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Wage Differentiation via Subsidised General Training

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  • V. Bhaskar

    ()

  • Steinar Holden

    ()

Abstract

We provide a new explanation for why firms pay for general training in a competitive labor market. If firms for informational or institutional reasons are unable to tailor wages according to ability, they will have an incentive to pay for general training in order to attract better quality workers. Under fairly weak conditions, we show that labor market equilibrium must involve subsidised general training. This does not require that firms capture a return in the form of a productivity rise induced by training that exceeds the wage rise. The market provision of training may well exceed the socially optimal level.

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Bibliographic Info

Paper provided by University of Essex, Department of Economics in its series Economics Discussion Papers with number 549.

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Date of creation: 06 Dec 2002
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Handle: RePEc:esx:essedp:549

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  1. Ernst Fehr & Klaus M. Schmidt, 1999. "A Theory Of Fairness, Competition, And Cooperation," The Quarterly Journal of Economics, MIT Press, vol. 114(3), pages 817-868, August.
  2. Acemoglu, D. & Pischke, J.S., 1997. "The Structure of Wages and Investment in General Training," Working papers 97-24, Massachusetts Institute of Technology (MIT), Department of Economics.
  3. Anke S. Kessler & Christoph Lülfesmann, 2002. "The Theory of Human Capital Revisited: On the Interaction of General and Specific Investments," CESifo Working Paper Series 776, CESifo Group Munich.
  4. David H. Autor, 2001. "Why Do Temporary Help Firms Provide Free General Skills Training?," The Quarterly Journal of Economics, MIT Press, vol. 116(4), pages 1409-1448, November.
  5. Peter Cappelli, 2002. "Why Do Employers Pay For College?," NBER Working Papers 9225, National Bureau of Economic Research, Inc.
  6. Gregory, Robert G. & Borland, Jeff, 1999. "Recent developments in public sector labor markets," Handbook of Labor Economics, in: O. Ashenfelter & D. Card (ed.), Handbook of Labor Economics, edition 1, volume 3, chapter 53, pages 3573-3630 Elsevier.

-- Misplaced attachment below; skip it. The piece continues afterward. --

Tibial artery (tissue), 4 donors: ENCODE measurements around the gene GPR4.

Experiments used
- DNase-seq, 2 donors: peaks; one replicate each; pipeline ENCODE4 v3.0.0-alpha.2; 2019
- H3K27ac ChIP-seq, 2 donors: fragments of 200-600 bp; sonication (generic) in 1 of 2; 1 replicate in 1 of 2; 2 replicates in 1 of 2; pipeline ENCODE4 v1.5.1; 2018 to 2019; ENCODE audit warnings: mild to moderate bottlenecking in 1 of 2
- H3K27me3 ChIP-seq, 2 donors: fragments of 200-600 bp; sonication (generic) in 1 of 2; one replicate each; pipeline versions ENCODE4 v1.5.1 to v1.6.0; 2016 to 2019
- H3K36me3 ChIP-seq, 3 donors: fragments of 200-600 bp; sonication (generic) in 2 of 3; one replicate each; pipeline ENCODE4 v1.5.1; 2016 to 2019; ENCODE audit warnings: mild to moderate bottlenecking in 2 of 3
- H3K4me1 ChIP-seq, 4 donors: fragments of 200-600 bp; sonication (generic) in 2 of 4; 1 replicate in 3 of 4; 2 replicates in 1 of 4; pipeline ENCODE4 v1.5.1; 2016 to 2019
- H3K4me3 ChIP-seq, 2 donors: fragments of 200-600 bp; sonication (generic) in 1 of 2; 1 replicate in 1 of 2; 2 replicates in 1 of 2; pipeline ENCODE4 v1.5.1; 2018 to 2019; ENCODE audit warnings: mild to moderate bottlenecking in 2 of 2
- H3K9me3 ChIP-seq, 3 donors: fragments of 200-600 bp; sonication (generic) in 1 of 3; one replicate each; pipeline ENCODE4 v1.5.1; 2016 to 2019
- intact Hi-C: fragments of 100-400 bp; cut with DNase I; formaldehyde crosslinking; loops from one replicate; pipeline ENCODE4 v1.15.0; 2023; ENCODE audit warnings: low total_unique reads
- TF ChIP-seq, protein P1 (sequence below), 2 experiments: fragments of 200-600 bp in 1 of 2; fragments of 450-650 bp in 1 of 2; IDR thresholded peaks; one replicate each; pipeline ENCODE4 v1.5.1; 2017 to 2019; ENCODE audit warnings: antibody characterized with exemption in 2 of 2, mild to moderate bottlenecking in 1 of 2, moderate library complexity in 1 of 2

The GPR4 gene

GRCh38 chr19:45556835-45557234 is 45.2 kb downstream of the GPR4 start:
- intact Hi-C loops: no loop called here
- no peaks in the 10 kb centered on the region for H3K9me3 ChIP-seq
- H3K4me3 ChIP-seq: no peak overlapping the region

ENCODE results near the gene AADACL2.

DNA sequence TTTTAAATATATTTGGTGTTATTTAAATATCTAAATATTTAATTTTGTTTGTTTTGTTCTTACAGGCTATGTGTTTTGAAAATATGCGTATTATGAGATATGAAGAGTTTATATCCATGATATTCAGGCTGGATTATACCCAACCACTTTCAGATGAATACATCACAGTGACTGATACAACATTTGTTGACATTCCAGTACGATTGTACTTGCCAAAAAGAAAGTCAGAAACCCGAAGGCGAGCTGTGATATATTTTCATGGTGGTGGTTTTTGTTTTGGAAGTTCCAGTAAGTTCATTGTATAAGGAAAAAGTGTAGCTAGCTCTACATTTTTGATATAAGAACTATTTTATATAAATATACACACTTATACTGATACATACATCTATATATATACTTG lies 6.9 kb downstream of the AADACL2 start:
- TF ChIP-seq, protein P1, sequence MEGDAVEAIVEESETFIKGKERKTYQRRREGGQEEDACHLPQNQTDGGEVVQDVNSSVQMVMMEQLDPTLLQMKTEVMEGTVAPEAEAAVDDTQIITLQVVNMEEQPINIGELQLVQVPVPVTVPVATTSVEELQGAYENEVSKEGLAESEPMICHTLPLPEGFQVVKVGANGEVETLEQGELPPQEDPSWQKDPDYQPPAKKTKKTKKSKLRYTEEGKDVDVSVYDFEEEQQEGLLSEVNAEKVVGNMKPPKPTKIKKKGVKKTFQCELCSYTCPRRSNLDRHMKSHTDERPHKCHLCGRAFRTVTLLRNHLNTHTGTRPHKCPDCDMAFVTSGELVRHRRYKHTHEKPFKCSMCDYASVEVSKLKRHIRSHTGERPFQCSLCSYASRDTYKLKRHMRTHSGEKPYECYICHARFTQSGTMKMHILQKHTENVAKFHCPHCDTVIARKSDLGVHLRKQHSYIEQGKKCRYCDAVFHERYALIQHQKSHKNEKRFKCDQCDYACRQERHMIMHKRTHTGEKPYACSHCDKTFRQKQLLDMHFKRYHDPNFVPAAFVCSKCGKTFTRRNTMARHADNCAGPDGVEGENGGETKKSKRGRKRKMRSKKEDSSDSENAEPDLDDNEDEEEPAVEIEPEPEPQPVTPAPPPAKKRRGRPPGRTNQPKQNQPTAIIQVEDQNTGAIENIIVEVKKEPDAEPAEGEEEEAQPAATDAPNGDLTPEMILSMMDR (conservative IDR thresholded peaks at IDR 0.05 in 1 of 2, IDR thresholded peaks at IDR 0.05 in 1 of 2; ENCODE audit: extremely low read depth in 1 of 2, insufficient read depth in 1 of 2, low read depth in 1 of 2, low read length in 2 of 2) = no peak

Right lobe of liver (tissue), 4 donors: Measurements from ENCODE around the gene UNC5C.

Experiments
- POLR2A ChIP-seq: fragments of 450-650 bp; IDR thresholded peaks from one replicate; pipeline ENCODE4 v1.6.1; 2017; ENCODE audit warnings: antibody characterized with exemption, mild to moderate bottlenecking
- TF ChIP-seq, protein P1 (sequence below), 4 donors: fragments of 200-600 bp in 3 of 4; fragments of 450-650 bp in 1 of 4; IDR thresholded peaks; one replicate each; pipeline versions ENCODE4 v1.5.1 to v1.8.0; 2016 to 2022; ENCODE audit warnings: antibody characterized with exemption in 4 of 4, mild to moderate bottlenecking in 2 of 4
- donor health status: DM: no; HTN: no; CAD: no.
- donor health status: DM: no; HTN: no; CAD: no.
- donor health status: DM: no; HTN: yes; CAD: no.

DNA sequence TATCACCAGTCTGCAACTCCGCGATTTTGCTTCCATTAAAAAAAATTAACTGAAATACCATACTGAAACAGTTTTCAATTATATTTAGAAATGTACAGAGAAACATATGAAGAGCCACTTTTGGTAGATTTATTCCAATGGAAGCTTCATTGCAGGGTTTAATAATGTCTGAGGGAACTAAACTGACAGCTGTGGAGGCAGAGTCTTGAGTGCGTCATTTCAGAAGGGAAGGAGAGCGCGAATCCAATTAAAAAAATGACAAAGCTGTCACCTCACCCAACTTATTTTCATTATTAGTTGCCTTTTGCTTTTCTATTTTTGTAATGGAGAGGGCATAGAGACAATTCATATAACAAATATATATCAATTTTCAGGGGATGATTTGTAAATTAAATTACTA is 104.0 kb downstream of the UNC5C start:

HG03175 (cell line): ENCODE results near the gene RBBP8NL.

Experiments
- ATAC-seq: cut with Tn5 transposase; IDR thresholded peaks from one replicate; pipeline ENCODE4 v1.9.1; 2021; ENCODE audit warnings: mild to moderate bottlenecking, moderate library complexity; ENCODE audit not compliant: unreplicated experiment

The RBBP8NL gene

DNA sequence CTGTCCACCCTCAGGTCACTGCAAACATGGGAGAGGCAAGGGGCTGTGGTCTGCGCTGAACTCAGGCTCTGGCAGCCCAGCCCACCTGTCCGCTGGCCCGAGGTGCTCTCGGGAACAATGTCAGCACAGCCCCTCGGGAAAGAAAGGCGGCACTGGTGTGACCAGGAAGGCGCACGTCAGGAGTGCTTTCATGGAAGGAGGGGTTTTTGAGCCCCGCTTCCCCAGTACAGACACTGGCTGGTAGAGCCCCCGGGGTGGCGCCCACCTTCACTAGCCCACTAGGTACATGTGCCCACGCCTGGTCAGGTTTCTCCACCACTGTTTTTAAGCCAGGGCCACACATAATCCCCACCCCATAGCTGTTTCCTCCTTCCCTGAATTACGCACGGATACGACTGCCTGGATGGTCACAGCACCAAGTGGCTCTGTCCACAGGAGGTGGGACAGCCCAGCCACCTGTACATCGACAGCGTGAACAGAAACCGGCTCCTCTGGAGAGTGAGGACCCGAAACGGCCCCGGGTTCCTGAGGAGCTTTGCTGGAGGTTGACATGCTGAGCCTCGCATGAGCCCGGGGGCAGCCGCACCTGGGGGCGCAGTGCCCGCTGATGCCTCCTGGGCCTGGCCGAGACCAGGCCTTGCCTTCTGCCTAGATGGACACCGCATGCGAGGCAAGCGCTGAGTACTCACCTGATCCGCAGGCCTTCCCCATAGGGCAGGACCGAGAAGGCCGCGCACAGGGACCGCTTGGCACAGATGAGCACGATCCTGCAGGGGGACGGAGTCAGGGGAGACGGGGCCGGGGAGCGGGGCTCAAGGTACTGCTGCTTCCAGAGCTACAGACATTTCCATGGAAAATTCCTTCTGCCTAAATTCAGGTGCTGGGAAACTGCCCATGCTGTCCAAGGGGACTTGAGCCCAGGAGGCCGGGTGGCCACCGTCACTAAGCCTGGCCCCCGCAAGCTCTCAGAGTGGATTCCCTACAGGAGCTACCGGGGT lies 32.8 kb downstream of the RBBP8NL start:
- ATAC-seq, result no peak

7. Akerlof, George A & Yellen, Janet L, 1990. "The Fair Wage-Effort Hypothesis and Unemployment," The Quarterly Journal of Economics, MIT Press, vol. 105(2), pages 255-83, May.
  8. Arulampalam, Wiji & Alison L Booth & Mark L Bryan, 2003. "Work-related Training and the New National Minimum Wage in Britain," Royal Economic Society Annual Conference 2003 9, Royal Economic Society.
  9. Malcomson, James M. & Maw, James W. & McCormick, Barry, 2003. "General training by firms, apprentice contracts, and public policy," European Economic Review, Elsevier, vol. 47(2), pages 197-227, April.
  10. Giorgio Brunello, 2002. "Is Training more Frequent when Wage Compression is Higher? Evidence from 11 European Countries," CESifo Working Paper Series 637, CESifo Group Munich.
  11. Blau, Francine D & Kahn, Lawrence M, 1996. "International Differences in Male Wage Inequality: Institutions versus Market Forces," Journal of Political Economy, University of Chicago Press, vol. 104(4), pages 791-836, August.
  12. Axel Ockenfels & Gary E. Bolton, 2000. "ERC: A Theory of Equity, Reciprocity, and Competition," American Economic Review, American Economic Association, vol. 90(1), pages 166-193, March.
  13. Stephen French & Katsuyuki Kubo & David Marsden, 2001. "Does Performance Pay De-Motivate, and Does It Matter?," CEP Discussion Papers dp0503, Centre for Economic Performance, LSE.
  14. Acemoglu, Daron & Pischke, Jörn-Steffen, 1996. "Why do Firms Train? Theory and Evidence," CEPR Discussion Papers 1460, C.E.P.R. Discussion Papers.
  15. Wiji Arulampalam & Alison L. Booth & Mark L. Bryan, 2004. "Training and the new minimum wage," Economic Journal, Royal Economic Society, vol. 114(494), pages C87-C94, 03.
  16. Stevens, Margaret, 1994. "A Theoretical Model of On-the-Job Training with Imperfect Competition," Oxford Economic Papers, Oxford University Press, vol. 46(4), pages 537-62, October.
  17. Freeman, Richard & Schettkat, Ronald, 2001. "Skill Compression, Wage Differentials, and Employment: Germany vs the US," Oxford Economic Papers, Oxford University Press, vol. 53(3), pages 582-603, July.
  18. Malcomson, James M, 1984. "Work Incentives, Hierarchy, and Internal Labor Markets," Journal of Political Economy, University of Chicago Press, vol. 92(3), pages 486-507, June.
  19. Katz, Eliakim & Ziderman, Adrian, 1990. "Investment in General Training: The Role of Information and Labour Mobility," Economic Journal, Royal Economic Society, vol. 100(403), pages 1147-58, December.
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Cited by:
  1. Giorgio Brunello & Maria De Paola, 2004. "Market Failures and the Under-Provision of Training," CESifo Working Paper Series 1286, CESifo Group Munich.

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